The Best of 2017: Movies and TV

2017 was a weird year for pop culture and entertainment. There was some terrible content given to us, and we made the best of it. However, there were also some real gems among the garbage. Being the procrastinating aficionado that I am, I took it upon myself to compile my 3 favourite movies and 3 favourite TV series of 2017. What this means is that I spent an embarrassing amount of time reviewing these 6 things instead of studying for my finals.  


Get Out

A horror movie with a little something extra, ‘Get Out’ was Jordan Peele’s director debut. Richard Roeper, esteemed film critic, gave the film 3½ stars, saying, “the real star of the film is writer-director Jordan Peele, who has created a work that addresses the myriad levels of racism, pays homage to some great horror films, carves out its own creative path, has a distinctive visual style—and is flat-out funny as well”. Roeper and I just happen to agree. While the official genre of ‘Get Out’ is horror, there is a wonderfully placed satirical wit present that speaks volumes about the treatment of the POC body. What sets ‘Get Out’ apart from other horror films, besides the much-needed original concept itself, is how relevant it is regarding the current state of racism in North America.  

Lady Bird 

Finally, a coming of age film that doesn’t make me cringe. This movie has all the drama, angst, and eye-rolling moments that one can expect from a movie about a teenage girl who is trying to find herself and, yes, there is a romantic plot line. What I love about ‘Lady Bird’, however, is that much of the focus is on the character development of the leading female role herself rather than paying a ridiculous amount of time focussing on her love interests. What is also refreshing about this movie is how the dynamic of the mother-daughter relationship is presented. The relationships are raw, the dialogue is witty and, most importantly, the events are realistic. Almost too realistic at some points, which forces the viewer to self-reflect on habits and relationships in their own lives.  


I am a sucker for historical movies, and this may be one of the most well-done ones I have seen. Set during the Dunkirk evacuation of World War II, this film gives the viewer three different perspectives from land, sea, and air. What makes ‘Dunkirk’ unique is that there is very little dialogue, forcing the cinematography and soundtrack to create the chaotic feel of a war movie. This movie is not just entertaining, it is art. Like any artistic endeavour, ‘Dunkirk’ proves to be just as thought provoking as it is beautiful.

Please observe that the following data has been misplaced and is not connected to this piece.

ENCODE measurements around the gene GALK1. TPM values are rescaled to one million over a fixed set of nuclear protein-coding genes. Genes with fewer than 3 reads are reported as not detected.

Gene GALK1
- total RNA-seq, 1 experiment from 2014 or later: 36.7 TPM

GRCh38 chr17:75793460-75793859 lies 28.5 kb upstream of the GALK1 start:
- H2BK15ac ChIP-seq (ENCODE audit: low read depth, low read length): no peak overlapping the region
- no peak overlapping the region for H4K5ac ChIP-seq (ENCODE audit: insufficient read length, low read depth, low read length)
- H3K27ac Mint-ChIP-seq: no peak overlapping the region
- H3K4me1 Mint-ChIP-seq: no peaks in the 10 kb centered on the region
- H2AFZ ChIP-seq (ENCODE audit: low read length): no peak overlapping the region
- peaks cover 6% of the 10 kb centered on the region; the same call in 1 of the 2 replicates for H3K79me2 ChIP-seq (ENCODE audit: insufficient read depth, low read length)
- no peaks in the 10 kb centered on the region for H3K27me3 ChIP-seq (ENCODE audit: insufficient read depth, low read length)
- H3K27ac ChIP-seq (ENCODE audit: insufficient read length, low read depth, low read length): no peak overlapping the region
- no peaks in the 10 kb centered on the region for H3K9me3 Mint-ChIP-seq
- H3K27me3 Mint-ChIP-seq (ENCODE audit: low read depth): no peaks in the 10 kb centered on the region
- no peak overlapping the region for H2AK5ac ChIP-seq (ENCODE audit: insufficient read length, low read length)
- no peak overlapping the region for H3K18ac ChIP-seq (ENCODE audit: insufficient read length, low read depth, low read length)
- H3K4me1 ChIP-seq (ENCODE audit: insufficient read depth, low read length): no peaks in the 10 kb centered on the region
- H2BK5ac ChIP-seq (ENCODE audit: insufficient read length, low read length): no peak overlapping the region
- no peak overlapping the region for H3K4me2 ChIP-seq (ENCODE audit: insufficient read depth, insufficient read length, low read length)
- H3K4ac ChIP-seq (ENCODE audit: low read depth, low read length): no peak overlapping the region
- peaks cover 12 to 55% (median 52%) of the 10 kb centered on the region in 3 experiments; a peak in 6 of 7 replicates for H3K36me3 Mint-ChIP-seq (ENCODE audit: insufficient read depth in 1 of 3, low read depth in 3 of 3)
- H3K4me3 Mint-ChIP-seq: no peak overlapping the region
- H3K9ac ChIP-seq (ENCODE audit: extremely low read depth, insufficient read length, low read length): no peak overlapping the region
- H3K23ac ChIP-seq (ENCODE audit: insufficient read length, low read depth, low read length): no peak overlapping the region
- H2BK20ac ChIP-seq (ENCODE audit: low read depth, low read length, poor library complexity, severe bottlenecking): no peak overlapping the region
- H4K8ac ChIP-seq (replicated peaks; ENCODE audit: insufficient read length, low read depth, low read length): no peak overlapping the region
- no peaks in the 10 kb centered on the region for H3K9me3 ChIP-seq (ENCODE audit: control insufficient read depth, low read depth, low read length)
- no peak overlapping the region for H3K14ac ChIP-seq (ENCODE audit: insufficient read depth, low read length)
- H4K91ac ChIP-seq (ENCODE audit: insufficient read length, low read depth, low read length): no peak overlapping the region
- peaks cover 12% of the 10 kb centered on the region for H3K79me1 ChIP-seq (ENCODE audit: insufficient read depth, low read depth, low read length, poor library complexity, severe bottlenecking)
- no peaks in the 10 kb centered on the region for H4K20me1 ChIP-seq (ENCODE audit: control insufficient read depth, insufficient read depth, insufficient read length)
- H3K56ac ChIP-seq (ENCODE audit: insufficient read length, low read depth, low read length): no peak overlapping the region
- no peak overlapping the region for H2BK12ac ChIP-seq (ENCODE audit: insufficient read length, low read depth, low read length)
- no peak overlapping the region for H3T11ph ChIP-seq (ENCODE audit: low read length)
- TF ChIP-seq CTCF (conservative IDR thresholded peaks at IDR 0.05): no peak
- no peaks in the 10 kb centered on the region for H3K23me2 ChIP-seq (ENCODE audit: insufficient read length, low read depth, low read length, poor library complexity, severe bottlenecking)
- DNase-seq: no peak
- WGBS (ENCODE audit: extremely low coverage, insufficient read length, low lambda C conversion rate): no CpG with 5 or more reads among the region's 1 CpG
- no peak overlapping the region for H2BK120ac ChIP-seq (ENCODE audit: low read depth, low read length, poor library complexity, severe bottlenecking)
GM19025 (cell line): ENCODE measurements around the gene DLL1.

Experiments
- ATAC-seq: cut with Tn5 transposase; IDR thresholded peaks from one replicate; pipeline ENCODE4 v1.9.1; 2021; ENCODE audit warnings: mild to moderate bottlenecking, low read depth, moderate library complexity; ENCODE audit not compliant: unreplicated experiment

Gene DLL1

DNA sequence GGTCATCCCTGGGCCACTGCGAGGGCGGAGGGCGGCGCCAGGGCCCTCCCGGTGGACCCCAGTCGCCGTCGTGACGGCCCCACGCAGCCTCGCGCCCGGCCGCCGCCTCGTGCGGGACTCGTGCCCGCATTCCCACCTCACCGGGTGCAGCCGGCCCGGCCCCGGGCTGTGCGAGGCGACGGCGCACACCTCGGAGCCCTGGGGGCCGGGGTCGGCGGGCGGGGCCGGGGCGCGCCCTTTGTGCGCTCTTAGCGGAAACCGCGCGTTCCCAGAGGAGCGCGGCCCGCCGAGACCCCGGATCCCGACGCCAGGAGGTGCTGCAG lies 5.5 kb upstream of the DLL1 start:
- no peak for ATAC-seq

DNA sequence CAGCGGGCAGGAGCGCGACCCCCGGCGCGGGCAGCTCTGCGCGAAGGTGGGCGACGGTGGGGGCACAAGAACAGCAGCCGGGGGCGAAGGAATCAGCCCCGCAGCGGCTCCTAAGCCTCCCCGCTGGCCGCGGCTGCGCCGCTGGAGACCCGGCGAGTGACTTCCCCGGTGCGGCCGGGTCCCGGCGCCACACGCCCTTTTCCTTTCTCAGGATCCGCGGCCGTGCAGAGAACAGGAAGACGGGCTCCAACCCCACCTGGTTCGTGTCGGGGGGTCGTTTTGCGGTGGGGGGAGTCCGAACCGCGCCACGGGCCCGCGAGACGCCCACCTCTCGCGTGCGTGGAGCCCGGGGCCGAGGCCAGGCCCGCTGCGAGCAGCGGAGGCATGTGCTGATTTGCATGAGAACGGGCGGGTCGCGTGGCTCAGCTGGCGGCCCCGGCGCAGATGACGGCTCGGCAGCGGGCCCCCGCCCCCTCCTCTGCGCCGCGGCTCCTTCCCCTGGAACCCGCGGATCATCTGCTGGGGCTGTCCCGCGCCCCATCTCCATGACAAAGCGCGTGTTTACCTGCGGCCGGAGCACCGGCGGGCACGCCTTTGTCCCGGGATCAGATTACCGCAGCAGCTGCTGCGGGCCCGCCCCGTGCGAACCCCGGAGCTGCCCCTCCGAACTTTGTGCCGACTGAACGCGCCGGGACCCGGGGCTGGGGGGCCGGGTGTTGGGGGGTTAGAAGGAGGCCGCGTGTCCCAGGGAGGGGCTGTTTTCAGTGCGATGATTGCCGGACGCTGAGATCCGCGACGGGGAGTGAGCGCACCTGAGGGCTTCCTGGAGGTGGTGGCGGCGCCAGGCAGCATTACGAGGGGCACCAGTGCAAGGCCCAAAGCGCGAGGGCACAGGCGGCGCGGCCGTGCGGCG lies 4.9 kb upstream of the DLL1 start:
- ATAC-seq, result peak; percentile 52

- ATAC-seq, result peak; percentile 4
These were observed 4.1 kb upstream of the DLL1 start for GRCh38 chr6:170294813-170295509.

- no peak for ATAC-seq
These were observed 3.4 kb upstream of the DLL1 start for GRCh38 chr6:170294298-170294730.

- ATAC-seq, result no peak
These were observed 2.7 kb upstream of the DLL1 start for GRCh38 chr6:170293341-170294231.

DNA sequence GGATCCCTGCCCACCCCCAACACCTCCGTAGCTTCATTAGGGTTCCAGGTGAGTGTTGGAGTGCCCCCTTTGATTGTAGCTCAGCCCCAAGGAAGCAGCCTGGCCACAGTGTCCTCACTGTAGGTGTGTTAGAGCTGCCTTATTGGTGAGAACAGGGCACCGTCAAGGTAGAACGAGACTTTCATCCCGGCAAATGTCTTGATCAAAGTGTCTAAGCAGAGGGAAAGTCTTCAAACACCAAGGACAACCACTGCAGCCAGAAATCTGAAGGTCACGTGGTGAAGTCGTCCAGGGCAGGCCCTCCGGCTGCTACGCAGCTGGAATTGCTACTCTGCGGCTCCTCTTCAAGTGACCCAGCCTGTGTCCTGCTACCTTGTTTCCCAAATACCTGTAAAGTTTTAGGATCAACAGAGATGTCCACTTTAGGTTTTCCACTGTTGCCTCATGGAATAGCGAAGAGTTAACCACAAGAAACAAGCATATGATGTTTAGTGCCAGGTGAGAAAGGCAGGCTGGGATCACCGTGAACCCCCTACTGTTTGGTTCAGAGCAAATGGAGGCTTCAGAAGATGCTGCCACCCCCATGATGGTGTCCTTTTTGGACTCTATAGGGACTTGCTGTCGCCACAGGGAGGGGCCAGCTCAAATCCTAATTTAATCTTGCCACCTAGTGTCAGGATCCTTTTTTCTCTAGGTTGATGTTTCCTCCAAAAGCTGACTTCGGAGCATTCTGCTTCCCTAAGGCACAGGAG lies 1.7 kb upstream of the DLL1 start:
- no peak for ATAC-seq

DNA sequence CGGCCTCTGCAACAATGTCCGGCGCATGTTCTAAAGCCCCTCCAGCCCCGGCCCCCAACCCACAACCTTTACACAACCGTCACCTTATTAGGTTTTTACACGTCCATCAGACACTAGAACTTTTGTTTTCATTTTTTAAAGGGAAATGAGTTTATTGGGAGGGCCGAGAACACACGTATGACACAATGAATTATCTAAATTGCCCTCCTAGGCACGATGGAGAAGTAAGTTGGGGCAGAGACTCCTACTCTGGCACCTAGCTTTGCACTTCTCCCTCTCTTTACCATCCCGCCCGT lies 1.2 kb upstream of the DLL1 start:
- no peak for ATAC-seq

Television Series 

She’s Gotta Have It 

Based on the Spike Lee movie by the same name (1986), Netflix has recently released the forward-thinking remake. Following the life and love of Nola Darling, a sex-positive, uncompromising, unapologetically black artist living in Brooklyn, this hard-hitting comedy both entertains and teaches. The wonderful world of Nola extends the message that ownership is not love, sexual freedom is not shameful, and sheds light on some concerning aspects of society as it exists in 2017, such as slut shaming, racism, and sexual violence. This is a must-watch.  

Big Mouth 

A friend recommended this to me and described it as a “Netflix original cartoon about puberty, but it’s for adults. There’s a puberty monster. It’s hilarious”. I was not sold. Then I was forced to sit down and watch it. I was obsessed. This Netflix original is hilarious, relatable, and often cringy…. but in the best way possible. It respects the changes that teenagers go through, while at the same time humiliating them. Which, if we are all being honest, is probably one of the best comedic situations to watch because we have all been there. It’s funny because it’s true, and we all know it to be true. If you’re looking for a light hearted, mind numbing, but very entertaining new cartoon to watch, give ‘Big Mouth’ a watch. 

The Handmaid’s Tale 

Finally, the dystopian genius of Margaret Atwood is bestowed upon us. The series is just as haunting and vivid as the novel, which is something I was incredibly impressed by. I don’t want to be that girl who says “well, the book was better” often, and I am so glad that, this time around, this isn’t the case. The series has Atwood herself as consulting producer, which may be the very reason that they haven’t completely disgraced the novel (yet). Even for those who have read the novel, there is something raw about seeing Atwood’s story acted out on screen. We, of course, imagine the horrors while we read them, but it is completely different seeing them come to life. And, like all successful dystopian stories, what you see makes you both thankful for what you have, but fearful of the possibilities. Ah, anxiety. Such a great entertainment tool.